physically and emotionally—for every success and failure in her boys’ lives, traveling around the country (and world) to be with them up until the time of her passing.

While parenting, Gail also dedicated herself to her community. She started out on the Pinecrest Planning Board in 2002, and then ran for city council in 2004. She served on the council from 2004 to 2008, and then, in 2008, ran for mayor of Pinecrest and just barely lost. From there, Gail went on to serve as President of the Princeton Club of South Florida and President of the Sisterhood at Bet Shira, alongside Joe, who was President of Bet Shira. She was deeply committed to the synagogue and Joe was always so proud to introduce her on Saturday mornings during their co-presidency.

In the years after her boys left for college, Gail returned back to her bustling real estate practice at Weiss Serota. She also immersed herself in two final roles. The first was that of mother-in-law to Michael’s wife, Michelle, and David’s wife, Zabrina, with whom Gail developed meaningful, deep, and loving relationships. The second role was that of grandmother to Michael’s three-year-old daughter Maya, to whom Gail was affectionately known as Gigi. Falling in love with Maya was one of the greatest joys of Gail’s life. They enjoyed swimming and playing at Matheson Hammock together, among other activities.

While Gail lived a life of achievement, there’s little question that her greatest accomplishment was her relationship with Joe, with whom she shared a connection that was so deep and complete as to defy words. They were each other’s best friend, mentor, and rock of support. They laughed, cried, planned, succeeded, and raised a family together in lock step. They always demanded excellence from one another, were constantly trying to make each other better people, and always started the day together on the same page, part of the same team. And as a team they accomplished incredible things—not only for their family, but also for their friends, colleagues, and community.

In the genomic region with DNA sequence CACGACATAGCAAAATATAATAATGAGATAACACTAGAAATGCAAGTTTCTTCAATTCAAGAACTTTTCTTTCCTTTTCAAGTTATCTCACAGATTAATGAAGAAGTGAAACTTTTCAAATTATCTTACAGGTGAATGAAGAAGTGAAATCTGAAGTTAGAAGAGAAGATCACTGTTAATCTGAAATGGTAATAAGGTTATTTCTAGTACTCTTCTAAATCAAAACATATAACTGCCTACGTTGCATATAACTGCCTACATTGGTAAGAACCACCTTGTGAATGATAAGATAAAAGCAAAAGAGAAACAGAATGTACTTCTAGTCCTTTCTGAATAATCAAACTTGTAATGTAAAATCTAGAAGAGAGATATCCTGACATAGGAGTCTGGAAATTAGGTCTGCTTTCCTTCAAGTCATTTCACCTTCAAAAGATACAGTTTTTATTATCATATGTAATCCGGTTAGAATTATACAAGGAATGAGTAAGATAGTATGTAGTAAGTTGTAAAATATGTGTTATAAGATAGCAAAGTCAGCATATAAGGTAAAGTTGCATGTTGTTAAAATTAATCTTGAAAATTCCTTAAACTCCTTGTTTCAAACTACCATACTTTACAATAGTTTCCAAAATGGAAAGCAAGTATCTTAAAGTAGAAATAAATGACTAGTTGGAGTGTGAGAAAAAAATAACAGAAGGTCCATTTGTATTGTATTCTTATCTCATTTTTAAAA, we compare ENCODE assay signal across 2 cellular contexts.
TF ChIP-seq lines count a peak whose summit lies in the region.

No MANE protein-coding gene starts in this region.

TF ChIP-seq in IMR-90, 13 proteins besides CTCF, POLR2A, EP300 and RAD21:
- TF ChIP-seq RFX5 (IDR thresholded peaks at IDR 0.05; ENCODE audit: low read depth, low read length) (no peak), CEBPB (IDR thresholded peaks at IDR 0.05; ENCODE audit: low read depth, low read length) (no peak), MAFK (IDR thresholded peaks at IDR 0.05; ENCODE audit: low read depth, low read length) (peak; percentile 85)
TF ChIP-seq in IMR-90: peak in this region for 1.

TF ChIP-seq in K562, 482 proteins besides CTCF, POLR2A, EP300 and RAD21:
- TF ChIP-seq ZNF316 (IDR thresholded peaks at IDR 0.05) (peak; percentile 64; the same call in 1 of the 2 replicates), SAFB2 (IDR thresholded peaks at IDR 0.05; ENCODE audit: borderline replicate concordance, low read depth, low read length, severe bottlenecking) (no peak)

Gail is survived by her husband Joseph Serota, sons Michael (Michelle) Serota, David (Zabrina) Serota, and Nathan Serota, granddaughter Maya Serota, and sisters Summer Brown, Susan Lowe, and Amy Goldstein. In lieu of flowers, the family asks that donations be made in Gail Serota’s honor to either the Jackson Health Foundation, https://jacksonhealthfoundation.org/donate or the Children’s Home Society of South Florida, https://www.chsfl.org/donate.

Services

  • Funeral Service Wednesday, November 28, 2018
REMEMBERING

Gail Serota

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Jill Berman

November 26, 2018

To Joe and Gail's precious "boys" -- I cannot imagine your shock and pain. Gail was an exceptional person in every way -- daughter, wife, sister, mother, lawyer, community participant. She did it all with warmth, humor, class, beauty and grace. We have all lost a light in our lives, and of course you most of all. Sending love and sincerest sympathy.

FROM THE FAMILY
FROM THE FAMILY